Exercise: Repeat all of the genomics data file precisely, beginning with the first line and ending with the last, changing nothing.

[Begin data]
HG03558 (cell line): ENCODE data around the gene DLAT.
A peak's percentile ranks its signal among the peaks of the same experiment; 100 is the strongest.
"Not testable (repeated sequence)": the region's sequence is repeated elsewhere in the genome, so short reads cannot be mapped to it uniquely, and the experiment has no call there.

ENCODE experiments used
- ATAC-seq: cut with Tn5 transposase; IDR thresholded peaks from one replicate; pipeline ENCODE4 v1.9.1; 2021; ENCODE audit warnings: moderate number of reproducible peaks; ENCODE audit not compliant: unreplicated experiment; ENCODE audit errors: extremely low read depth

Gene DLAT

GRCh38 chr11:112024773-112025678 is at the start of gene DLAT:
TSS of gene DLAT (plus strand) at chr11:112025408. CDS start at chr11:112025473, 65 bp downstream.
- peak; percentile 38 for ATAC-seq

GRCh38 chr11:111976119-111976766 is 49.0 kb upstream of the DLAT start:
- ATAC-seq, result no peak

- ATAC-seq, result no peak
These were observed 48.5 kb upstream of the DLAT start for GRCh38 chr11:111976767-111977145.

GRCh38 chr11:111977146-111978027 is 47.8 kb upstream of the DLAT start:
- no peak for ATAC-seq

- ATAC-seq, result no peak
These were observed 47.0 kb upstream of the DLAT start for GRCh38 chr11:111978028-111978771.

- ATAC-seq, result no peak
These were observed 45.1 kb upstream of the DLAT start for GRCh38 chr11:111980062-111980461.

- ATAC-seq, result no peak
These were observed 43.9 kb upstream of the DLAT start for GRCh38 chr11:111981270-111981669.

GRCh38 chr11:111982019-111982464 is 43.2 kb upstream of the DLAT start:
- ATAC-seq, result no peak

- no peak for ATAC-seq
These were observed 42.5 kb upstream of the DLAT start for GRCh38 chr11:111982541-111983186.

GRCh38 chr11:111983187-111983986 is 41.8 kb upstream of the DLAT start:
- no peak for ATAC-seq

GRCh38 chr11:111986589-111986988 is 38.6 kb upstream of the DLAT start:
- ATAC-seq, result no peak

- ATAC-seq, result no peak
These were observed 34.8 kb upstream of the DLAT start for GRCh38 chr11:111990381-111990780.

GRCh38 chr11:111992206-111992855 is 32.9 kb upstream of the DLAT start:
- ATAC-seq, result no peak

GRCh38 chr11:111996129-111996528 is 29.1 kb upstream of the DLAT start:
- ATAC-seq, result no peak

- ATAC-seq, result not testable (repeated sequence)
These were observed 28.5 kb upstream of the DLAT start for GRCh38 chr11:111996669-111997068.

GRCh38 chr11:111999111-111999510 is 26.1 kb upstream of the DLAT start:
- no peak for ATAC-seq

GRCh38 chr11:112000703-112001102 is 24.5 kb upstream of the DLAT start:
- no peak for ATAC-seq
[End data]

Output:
HG03558 (cell line): ENCODE data around the gene DLAT.
A peak's percentile ranks its signal among the peaks of the same experiment; 100 is the strongest.
"Not testable (repeated sequence)": the region's sequence is repeated elsewhere in the genome, so short reads cannot be mapped to it uniquely, and the experiment has no call there.

ENCODE experiments used
- ATAC-seq: cut with Tn5 transposase; IDR thresholded peaks from one replicate; pipeline ENCODE4 v1.9.1; 2021; ENCODE audit warnings: moderate number of reproducible peaks; ENCODE audit not compliant: unreplicated experiment; ENCODE audit errors: extremely low read depth

Gene DLAT

GRCh38 chr11:112024773-112025678 is at the start of gene DLAT:
TSS of gene DLAT (plus strand) at chr11:112025408. CDS start at chr11:112025473, 65 bp downstream.
- peak; percentile 38 for ATAC-seq

GRCh38 chr11:111976119-111976766 is 49.0 kb upstream of the DLAT start:
- ATAC-seq, result no peak

- ATAC-seq, result no peak
These were observed 48.5 kb upstream of the DLAT start for GRCh38 chr11:111976767-111977145.

GRCh38 chr11:111977146-111978027 is 47.8 kb upstream of the DLAT start:
- no peak for ATAC-seq

- ATAC-seq, result no peak
These were observed 47.0 kb upstream of the DLAT start for GRCh38 chr11:111978028-111978771.

- ATAC-seq, result no peak
These were observed 45.1 kb upstream of the DLAT start for GRCh38 chr11:111980062-111980461.

- ATAC-seq, result no peak
These were observed 43.9 kb upstream of the DLAT start for GRCh38 chr11:111981270-111981669.

GRCh38 chr11:111982019-111982464 is 43.2 kb upstream of the DLAT start:
- ATAC-seq, result no peak

- no peak for ATAC-seq
These were observed 42.5 kb upstream of the DLAT start for GRCh38 chr11:111982541-111983186.

GRCh38 chr11:111983187-111983986 is 41.8 kb upstream of the DLAT start:
- no peak for ATAC-seq

GRCh38 chr11:111986589-111986988 is 38.6 kb upstream of the DLAT start:
- ATAC-seq, result no peak

- ATAC-seq, result no peak
These were observed 34.8 kb upstream of the DLAT start for GRCh38 chr11:111990381-111990780.

GRCh38 chr11:111992206-111992855 is 32.9 kb upstream of the DLAT start:
- ATAC-seq, result no peak

GRCh38 chr11:111996129-111996528 is 29.1 kb upstream of the DLAT start:
- ATAC-seq, result no peak

- ATAC-seq, result not testable (repeated sequence)
These were observed 28.5 kb upstream of the DLAT start for GRCh38 chr11:111996669-111997068.

GRCh38 chr11:111999111-111999510 is 26.1 kb upstream of the DLAT start:
- no peak for ATAC-seq

GRCh38 chr11:112000703-112001102 is 24.5 kb upstream of the DLAT start:
- no peak for ATAC-seq